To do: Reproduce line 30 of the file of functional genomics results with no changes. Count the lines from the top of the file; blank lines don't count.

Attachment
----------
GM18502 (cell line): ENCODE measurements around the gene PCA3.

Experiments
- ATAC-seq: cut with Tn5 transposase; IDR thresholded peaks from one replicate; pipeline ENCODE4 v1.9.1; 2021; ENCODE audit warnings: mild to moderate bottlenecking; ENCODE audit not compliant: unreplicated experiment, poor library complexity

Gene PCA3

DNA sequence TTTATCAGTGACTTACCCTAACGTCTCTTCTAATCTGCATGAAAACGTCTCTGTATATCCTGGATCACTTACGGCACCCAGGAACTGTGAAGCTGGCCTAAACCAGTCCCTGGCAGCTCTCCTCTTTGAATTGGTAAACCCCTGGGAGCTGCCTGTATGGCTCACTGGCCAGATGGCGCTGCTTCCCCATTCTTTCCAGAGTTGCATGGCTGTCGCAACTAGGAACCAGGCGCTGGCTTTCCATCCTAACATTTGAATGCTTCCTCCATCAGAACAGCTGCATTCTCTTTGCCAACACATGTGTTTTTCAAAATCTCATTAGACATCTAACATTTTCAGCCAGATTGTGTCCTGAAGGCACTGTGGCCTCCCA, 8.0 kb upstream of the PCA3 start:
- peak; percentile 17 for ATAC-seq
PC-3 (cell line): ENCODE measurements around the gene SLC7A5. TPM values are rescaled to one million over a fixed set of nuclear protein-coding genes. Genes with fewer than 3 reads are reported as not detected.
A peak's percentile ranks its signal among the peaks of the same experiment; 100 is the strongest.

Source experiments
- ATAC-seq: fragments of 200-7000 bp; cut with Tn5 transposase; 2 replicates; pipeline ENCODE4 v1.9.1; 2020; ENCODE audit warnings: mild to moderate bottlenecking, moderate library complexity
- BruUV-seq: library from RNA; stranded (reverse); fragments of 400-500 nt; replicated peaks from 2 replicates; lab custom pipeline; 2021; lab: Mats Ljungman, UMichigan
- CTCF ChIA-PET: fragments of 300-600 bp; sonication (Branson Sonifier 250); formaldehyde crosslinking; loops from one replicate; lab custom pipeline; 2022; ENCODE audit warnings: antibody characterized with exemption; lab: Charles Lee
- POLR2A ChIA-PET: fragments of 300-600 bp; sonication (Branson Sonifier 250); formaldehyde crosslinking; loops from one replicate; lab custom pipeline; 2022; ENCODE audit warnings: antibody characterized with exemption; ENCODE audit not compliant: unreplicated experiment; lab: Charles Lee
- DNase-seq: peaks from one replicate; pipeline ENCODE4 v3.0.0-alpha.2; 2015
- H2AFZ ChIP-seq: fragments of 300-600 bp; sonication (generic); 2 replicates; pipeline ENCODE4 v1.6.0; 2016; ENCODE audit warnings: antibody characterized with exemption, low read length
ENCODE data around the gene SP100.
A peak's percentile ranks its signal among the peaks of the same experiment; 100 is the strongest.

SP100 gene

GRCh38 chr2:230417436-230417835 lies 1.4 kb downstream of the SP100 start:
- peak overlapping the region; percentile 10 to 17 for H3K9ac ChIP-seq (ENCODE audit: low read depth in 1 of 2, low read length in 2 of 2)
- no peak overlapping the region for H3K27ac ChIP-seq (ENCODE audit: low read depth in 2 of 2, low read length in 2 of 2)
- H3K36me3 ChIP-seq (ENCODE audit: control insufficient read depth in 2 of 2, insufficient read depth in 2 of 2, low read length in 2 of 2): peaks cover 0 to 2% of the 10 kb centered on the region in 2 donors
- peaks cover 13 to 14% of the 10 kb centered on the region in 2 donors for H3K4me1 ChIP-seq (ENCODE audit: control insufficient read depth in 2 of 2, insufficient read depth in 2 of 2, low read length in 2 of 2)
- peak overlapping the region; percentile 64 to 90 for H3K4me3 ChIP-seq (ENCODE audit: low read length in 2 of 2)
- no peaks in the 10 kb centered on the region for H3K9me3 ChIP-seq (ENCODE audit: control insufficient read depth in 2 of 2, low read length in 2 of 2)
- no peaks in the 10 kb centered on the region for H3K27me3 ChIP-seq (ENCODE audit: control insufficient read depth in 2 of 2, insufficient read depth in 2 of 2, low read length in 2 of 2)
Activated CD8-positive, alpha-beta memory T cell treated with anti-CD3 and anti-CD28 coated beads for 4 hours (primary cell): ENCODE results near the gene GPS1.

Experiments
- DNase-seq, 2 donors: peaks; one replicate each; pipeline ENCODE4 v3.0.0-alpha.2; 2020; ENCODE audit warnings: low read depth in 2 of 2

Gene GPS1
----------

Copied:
Gene GPS1